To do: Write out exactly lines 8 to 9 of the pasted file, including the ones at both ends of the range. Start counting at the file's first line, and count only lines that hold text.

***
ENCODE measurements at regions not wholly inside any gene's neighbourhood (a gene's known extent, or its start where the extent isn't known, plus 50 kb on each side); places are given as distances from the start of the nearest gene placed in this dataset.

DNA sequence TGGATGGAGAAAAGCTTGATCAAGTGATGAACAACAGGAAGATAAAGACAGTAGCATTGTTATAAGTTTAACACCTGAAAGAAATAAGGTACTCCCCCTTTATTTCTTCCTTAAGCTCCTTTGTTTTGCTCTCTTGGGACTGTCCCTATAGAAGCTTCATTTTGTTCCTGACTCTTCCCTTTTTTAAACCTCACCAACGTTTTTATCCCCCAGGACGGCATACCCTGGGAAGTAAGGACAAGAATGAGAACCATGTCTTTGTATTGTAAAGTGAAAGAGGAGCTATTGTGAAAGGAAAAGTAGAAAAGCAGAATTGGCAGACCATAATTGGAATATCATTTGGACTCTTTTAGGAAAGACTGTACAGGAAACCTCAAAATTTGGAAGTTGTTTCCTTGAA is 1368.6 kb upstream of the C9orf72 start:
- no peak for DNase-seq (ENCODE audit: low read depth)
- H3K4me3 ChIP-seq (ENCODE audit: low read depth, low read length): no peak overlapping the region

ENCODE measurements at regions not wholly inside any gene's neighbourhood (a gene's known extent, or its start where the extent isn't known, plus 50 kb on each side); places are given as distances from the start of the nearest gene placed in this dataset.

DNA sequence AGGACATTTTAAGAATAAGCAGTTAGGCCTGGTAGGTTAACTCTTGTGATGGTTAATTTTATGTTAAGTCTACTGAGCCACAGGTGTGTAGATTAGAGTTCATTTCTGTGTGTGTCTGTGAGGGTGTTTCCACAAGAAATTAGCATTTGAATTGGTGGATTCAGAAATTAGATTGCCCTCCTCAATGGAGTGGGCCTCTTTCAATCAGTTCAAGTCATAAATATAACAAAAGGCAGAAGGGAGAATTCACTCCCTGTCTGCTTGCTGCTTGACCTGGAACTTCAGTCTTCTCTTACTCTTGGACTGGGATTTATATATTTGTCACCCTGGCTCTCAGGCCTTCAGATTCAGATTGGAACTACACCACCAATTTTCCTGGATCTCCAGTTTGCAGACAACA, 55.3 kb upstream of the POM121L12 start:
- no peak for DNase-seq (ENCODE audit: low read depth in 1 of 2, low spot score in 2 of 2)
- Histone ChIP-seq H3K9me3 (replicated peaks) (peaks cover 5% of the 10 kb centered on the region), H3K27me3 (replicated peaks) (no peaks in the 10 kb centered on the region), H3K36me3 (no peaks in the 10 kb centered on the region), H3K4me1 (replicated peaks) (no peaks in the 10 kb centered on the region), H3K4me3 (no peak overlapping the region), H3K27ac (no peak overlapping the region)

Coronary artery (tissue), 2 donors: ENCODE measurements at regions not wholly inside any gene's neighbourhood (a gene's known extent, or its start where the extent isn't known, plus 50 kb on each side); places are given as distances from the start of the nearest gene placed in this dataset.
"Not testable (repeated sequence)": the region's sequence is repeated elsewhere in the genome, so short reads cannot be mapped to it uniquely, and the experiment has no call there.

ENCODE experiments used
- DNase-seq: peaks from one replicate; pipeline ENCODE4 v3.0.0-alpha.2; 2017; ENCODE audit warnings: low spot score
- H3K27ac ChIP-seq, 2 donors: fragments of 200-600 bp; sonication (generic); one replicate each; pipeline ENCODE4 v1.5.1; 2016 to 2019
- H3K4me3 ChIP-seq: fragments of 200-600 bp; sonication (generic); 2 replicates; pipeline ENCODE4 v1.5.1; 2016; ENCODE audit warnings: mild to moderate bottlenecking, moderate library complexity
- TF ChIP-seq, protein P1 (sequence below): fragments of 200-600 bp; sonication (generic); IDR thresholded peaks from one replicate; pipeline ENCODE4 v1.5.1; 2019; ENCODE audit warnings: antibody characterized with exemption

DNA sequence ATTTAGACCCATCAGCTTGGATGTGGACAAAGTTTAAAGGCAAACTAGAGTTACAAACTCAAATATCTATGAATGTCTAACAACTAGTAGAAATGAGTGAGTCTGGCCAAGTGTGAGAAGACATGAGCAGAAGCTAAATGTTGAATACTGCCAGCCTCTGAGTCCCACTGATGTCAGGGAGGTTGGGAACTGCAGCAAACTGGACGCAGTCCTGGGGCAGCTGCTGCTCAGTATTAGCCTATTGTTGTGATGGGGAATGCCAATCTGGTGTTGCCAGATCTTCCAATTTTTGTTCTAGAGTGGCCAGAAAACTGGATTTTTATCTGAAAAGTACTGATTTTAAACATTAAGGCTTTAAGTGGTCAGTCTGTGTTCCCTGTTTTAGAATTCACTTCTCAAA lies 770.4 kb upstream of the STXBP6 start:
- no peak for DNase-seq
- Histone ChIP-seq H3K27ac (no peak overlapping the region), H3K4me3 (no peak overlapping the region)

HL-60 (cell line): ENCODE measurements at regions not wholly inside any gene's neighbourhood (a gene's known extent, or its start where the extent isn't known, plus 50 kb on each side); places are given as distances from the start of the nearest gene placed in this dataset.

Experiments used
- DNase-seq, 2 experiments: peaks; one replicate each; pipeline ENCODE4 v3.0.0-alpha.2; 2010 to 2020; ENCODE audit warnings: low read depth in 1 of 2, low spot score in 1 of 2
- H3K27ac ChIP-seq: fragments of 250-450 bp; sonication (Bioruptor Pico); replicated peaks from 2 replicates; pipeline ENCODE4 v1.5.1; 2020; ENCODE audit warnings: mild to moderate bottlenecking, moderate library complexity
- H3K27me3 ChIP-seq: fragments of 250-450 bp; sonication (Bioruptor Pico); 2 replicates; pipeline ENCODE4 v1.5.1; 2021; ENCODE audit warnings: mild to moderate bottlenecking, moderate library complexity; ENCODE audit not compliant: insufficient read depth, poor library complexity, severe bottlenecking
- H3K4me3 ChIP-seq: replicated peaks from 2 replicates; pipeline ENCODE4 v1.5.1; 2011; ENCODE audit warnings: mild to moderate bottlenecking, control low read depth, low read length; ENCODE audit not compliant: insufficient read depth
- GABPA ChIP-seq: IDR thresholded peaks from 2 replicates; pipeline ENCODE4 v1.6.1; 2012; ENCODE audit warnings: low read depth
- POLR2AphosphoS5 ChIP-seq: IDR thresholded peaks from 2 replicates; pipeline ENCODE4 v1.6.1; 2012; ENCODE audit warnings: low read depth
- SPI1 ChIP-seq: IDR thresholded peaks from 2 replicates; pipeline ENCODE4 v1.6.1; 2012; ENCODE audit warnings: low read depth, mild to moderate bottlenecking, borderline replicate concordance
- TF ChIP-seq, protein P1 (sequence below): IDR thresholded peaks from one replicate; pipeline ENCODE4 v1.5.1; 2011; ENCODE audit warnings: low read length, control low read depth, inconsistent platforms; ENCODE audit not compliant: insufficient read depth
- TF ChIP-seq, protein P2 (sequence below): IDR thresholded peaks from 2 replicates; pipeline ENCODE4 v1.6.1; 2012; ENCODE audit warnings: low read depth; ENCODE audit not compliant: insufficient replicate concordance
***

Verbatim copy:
- Histone ChIP-seq H3K9me3 (replicated peaks) (peaks cover 5% of the 10 kb centered on the region), H3K27me3 (replicated peaks) (no peaks in the 10 kb centered on the region), H3K36me3 (no peaks in the 10 kb centered on the region), H3K4me1 (replicated peaks) (no peaks in the 10 kb centered on the region), H3K4me3 (no peak overlapping the region), H3K27ac (no peak overlapping the region)

Coronary artery (tissue), 2 donors: ENCODE measurements at regions not wholly inside any gene's neighbourhood (a gene's known extent, or its start where the extent isn't known, plus 50 kb on each side); places are given as distances from the start of the nearest gene placed in this dataset.